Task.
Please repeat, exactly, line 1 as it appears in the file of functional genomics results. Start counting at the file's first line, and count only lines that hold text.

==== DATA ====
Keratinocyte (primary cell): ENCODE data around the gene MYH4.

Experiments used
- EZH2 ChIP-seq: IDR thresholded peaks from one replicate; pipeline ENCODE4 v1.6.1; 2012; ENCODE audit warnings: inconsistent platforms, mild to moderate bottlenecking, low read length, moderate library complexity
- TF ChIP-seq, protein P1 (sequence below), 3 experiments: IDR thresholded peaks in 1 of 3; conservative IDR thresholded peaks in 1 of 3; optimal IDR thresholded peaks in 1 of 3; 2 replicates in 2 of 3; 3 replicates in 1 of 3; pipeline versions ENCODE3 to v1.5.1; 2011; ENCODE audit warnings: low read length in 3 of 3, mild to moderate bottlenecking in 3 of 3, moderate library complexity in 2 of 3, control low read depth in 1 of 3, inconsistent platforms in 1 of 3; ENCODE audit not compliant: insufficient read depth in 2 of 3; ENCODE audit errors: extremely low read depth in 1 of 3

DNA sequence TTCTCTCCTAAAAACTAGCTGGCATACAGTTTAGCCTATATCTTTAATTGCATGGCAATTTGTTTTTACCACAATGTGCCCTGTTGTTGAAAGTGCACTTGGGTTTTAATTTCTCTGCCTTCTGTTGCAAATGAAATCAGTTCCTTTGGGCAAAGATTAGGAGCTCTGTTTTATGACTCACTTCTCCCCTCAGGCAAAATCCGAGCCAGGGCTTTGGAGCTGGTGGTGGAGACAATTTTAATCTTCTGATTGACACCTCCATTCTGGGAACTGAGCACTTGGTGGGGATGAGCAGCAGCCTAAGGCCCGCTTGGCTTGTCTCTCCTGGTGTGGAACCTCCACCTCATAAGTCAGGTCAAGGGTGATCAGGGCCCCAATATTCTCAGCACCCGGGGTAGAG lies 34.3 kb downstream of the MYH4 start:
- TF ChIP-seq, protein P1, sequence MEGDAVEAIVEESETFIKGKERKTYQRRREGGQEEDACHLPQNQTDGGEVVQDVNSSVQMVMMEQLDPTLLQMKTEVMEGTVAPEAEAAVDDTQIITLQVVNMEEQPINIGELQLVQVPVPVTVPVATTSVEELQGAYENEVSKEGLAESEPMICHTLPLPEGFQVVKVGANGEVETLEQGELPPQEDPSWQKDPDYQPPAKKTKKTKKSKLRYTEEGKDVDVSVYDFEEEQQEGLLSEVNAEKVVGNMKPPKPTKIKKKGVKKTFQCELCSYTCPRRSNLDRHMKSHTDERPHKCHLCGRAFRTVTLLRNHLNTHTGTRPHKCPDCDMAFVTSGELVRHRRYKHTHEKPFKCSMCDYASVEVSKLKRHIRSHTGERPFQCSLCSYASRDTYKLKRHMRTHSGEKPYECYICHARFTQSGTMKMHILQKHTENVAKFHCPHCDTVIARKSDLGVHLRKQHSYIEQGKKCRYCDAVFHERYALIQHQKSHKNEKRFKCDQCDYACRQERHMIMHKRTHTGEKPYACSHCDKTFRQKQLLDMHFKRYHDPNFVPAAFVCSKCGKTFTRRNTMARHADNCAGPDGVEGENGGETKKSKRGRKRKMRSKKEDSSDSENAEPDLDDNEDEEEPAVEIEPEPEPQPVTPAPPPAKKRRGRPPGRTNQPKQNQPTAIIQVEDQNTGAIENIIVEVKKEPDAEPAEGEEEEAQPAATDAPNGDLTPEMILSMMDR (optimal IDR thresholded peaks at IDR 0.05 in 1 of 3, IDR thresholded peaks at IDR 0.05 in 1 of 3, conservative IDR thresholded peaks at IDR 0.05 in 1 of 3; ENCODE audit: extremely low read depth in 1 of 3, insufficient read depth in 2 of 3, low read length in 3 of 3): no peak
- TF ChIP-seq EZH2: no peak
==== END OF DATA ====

Keratinocyte (primary cell): ENCODE data around the gene MYH4.